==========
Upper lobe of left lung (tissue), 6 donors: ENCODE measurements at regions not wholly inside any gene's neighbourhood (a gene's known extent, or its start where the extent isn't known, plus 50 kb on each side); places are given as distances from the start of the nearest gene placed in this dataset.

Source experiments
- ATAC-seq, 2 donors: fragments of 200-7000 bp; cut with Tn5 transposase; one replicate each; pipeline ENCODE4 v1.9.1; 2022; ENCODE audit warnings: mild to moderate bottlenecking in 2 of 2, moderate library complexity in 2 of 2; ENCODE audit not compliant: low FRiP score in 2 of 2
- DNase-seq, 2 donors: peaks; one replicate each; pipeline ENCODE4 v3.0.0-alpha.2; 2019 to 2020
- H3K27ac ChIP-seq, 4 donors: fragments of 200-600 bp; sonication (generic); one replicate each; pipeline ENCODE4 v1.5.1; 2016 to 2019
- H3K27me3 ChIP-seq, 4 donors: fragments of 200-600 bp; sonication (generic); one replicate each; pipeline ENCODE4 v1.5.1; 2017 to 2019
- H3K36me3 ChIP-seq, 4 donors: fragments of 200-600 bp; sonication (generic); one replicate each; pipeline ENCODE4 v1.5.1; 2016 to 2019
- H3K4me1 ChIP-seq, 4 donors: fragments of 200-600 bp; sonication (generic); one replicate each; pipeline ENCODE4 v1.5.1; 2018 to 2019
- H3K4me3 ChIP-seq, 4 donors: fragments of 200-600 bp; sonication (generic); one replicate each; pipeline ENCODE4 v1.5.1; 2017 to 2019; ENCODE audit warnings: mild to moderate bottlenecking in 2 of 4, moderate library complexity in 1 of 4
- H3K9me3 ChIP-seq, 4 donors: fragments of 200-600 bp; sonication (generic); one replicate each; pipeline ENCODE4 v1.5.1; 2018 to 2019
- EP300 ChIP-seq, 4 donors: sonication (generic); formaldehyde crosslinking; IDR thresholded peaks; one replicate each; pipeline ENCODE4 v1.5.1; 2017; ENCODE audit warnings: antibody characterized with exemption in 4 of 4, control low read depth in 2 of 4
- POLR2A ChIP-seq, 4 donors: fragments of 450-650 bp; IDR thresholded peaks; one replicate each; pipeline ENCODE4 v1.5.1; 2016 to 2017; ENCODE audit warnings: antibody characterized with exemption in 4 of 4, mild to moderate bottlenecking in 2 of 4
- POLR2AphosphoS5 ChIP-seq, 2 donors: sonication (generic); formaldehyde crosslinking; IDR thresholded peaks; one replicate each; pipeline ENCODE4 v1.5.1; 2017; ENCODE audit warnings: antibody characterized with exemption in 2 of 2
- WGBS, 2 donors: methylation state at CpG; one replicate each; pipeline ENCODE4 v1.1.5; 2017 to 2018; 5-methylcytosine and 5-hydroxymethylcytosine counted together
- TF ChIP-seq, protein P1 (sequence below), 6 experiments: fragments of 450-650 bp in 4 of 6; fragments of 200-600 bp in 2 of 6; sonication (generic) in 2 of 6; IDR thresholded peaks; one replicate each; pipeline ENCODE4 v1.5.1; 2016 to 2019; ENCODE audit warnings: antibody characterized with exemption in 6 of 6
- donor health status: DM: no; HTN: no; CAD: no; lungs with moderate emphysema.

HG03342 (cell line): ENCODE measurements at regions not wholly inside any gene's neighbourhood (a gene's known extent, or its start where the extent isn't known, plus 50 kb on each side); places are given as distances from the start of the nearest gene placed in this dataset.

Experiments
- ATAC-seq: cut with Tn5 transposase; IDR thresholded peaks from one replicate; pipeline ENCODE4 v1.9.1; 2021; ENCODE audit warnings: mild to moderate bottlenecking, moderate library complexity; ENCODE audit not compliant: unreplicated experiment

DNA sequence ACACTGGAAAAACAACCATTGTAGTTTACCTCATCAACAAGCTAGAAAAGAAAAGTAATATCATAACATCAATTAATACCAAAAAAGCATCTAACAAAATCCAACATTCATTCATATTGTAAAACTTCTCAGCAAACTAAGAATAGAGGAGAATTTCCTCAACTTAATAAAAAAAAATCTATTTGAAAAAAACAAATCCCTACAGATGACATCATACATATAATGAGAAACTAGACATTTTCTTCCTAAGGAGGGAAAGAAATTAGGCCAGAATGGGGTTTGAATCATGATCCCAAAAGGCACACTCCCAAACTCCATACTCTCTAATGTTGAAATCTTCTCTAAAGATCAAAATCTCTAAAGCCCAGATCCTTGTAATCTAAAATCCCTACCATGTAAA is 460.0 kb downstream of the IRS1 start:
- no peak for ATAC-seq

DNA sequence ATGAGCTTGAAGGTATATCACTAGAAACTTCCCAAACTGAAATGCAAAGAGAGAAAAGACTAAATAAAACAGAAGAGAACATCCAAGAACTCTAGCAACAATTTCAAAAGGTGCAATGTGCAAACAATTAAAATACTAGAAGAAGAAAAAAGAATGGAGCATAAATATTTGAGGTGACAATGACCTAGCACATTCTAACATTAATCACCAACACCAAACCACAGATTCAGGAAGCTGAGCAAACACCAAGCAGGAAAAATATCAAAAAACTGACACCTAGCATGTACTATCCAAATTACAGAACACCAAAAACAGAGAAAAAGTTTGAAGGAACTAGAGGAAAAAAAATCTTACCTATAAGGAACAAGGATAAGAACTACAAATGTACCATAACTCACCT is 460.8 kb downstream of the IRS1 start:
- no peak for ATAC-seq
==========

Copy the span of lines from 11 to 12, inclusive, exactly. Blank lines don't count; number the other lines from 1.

- EP300 ChIP-seq, 4 donors: sonication (generic); formaldehyde crosslinking; IDR thresholded peaks; one replicate each; pipeline ENCODE4 v1.5.1; 2017; ENCODE audit warnings: antibody characterized with exemption in 4 of 4, control low read depth in 2 of 4
- POLR2A ChIP-seq, 4 donors: fragments of 450-650 bp; IDR thresholded peaks; one replicate each; pipeline ENCODE4 v1.5.1; 2016 to 2017; ENCODE audit warnings: antibody characterized with exemption in 4 of 4, mild to moderate bottlenecking in 2 of 4